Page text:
This is definitely the year for mondo weird books from my clients, and Andy's contribution is fabulous: dark, twisted, sickly funny and still deeply heartfelt. I'm so excited it's finally out there in the world!

But don't just take my word for it...read this review from The Book Muncher!

Add a Comment
9. Bitchin' Camaro

Everyone else seems to be having so much fun with this (and [info]libba_bray 's answers had me howling, so I thought what the heck?

</lj-cut text="That iTunes meme">

My Life in Itunes


1. Put your iTunes, Windows Media Player, etc. on shuffle.

2. For each question, press the next button to get your answer.


4. Tag 15 friends

5. Everyone tagged has to do the same thing. (Except not really.)

6. Have Fun!


Waiting for the Bus by Violent Femmes

Yea, now you know why people shouldn't ask that question.


The Times They are a-Changin' by Bob Dylan

Oh, you don't know the half of it!


Give Blood by Pete Townshend

For crying out loud
, haven't vampires invaded enough of my life territory already?


Let it Be Me by Social Distortion

"Don't ever want to worry about a thing." Oh, yea, that's me, I never worry. LOL


The Wiener Schnitzel Waltz by Tom Lehrer

See, I've been doing the wrong thing ALL THIS TIME!!!!


Winds of Change by Guadalcanal Diary

Surviving them seems like a good idea.


Time to Waste by Alkaline Trio

Umm, is there something you're all not telling me?


Last Chance Town by Let's Active

"down in the dumps, crossing the bumps" Yea, so I guess they still think I'm a moody teenager. Given my career choice, perhaps that's not a bad thing?


Visionary by Husker Du

OK, this just makes me grin.


The Imperial March by John Williams

*blink* I don't even know what to say.


Guyana Punch by The Judy's

Oh---kay then...umm, I promise I am not a cult leader nor a serial killer. And I don't even like Kool-aid!


It's Expected I'm Gone by The Minutemen

This is definitely taking a turn for the bizarre.


Love Love Love by The Mountain Goats

Appropriate, I suppose, but somehow feels cliched to me. I was hoping for something louder.


I Predict a Riot by The Kaiser Chiefs

I'm so going to end up in prison, aren't I?


Spanish Bombs by The Clash

Well, bombs of pretty much any flavor would certainly be up there.


Around the Corner by The Evens

You got me! But I do love this song.


Pictures of You by The Cure

I'm sooo going to get spammed with photos.


You Couldn't Have Come at a Better Time by Luka Bloom

Awww, isn't that sweet?


Bitchin' Camero by The Dead Milkmen


Add a Comment
10. Adventure Annie Goes To Work

Adventure Annie 1, originally uploaded by bgliterary.

We all know children who love to imagine themselves as superheroes and with this sprightly story about Annie Grace (aka Adventure Girl), readers can find a heroine with whom to identify. When Adventure Girl's mom is called back to work to find a misplaced report instead of the two of them spending the day together, she takes her daughter along, instructing her to sit and wait. But Adventure Girl has other ideas and stalks the wilds of the quiet workplace determined to find the file. In a great "rescue," she spots the errant folder under a desk and saves the day. The charm of this story lies not only in depicting the fun that kids have at parents' workplaces but also in portraying Adventure Girl as cheerfully undaunted by changes in plans and parental admonitions. The bright, full-color pencil and watercolor pictures are set against ample white space and show the warm relationship between mother and daughter. This is an office adventure that children will want to experience and a heroine they'll love meeting. -- Marge Loch-Wouters, Menasha Public Library, WI (School Library Journal)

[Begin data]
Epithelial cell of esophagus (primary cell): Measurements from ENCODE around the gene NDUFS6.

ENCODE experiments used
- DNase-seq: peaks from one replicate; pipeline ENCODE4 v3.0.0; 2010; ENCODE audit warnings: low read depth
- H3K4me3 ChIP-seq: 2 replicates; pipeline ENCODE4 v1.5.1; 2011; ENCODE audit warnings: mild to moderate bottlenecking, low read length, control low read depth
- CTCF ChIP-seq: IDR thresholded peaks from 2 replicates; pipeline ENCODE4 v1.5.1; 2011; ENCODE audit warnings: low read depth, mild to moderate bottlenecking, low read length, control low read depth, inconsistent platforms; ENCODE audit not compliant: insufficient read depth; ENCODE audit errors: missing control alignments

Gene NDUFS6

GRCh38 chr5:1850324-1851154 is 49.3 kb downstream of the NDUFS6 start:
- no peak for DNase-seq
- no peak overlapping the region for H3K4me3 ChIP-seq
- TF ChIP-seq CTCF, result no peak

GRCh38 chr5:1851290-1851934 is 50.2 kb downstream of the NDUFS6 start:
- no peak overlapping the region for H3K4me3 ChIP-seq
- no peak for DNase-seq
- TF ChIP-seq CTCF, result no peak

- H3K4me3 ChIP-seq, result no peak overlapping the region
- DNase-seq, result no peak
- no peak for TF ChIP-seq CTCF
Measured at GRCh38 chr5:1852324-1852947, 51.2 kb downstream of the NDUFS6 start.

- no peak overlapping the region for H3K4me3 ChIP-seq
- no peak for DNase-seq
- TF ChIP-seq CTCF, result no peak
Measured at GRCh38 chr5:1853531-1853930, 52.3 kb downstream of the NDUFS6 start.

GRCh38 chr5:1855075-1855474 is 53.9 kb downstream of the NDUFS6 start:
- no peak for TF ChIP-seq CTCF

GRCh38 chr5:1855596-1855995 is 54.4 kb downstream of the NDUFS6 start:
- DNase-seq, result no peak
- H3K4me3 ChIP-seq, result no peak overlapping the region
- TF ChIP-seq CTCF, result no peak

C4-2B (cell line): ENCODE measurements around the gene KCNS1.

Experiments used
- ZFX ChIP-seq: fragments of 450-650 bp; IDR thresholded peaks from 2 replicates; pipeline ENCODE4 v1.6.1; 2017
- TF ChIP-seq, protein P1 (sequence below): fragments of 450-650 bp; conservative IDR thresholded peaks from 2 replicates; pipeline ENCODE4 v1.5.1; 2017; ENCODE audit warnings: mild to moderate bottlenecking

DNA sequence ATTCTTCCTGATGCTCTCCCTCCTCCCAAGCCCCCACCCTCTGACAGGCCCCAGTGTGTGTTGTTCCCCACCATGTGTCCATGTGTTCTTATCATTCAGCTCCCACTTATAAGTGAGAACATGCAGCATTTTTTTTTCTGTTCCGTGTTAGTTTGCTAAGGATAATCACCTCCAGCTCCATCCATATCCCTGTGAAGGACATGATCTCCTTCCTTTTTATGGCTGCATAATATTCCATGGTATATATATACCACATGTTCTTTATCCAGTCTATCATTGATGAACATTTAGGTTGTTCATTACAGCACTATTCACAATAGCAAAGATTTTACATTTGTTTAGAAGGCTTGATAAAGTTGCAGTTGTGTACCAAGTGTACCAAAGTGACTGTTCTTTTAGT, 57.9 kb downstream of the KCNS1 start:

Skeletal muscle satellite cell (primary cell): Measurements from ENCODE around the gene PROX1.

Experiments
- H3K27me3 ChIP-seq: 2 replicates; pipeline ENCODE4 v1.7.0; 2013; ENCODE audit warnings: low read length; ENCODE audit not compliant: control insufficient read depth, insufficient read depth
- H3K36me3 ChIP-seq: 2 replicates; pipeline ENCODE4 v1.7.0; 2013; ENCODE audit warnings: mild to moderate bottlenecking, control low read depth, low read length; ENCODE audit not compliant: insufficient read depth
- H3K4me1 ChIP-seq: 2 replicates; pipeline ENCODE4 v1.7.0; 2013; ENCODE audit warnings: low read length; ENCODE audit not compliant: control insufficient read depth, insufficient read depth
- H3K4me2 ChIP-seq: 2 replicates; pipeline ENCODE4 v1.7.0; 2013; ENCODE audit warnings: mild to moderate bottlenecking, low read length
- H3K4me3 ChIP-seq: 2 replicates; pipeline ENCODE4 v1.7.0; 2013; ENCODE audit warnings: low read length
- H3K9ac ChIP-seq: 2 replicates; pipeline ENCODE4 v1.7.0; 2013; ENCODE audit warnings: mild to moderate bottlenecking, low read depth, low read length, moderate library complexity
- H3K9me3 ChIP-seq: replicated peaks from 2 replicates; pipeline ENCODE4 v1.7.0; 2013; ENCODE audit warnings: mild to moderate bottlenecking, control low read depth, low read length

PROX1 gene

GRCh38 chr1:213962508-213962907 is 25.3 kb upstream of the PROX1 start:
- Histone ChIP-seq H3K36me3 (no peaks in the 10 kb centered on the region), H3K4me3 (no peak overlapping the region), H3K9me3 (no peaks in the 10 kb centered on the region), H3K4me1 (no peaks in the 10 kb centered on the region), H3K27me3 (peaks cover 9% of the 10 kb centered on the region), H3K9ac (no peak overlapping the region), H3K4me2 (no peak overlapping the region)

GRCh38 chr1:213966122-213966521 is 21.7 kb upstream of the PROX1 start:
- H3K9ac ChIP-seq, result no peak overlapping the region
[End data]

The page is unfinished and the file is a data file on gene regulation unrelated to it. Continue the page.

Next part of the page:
There's a sequel in the works too...Annie will return!

Add a Comment
11. Steady Hands

Steady Hands, originally uploaded by bgliterary.

Inventive, complicated collages and well-crafted poems focus on the activities of working people in this eye-catching book. With an observant eye, Zimmer (Sketches from a Spy Tree) captures different individuals performing work with “steady hands.” She details the “flap/ roll/ flap” of the baker kneading dough or the way a clerk performs “a ballet/ of hands” as she sorts, scans and bags groceries. Sometimes she gives the worker a backstory or views him after hours—a former lawyer prefers “the predictable company of dogs” and becomes a dog walker, while the exterminator doesn’t mind the guys at the bowling alley “calling him Roach.” Halsey and Addy’s (Amelia to Zora) hip collages combine individual cut-outs of people along with drawings, photos, textured backgrounds and designs. The aspiring filmmaker pops out of a box of movie popcorn while the tow-truck driver “fishes in the city,” literally reeling in cars. The sophisticated look should generate plenty of interest from the target audience. Ages 9–12. (Starred review, Publishers Weekly)

Add a Comment
12. The Year We Disappeared -- The TV Edition

the year we disappeared, originally uploaded by bgliterary.

Cylin Busby and her dad John's powerful memoir is going to be featured tomorrow night on CBS at 10pm EST, on 48 Hours Mystery. Here's the trailer for the new series (Cylin appears right at the beginning).

Watch CBS Videos Online

Maybe it's not the romantic Valentine's event you had in mind, but it should be really compelling television.

Add a Comment
13. Andy Shane is Not in Love

AS is Not in Love, originally uploaded by bgliterary.

The latest in Jennifer Richard Jacobson's sweet and funny chapter book series, now with a brand new look, which I just adore.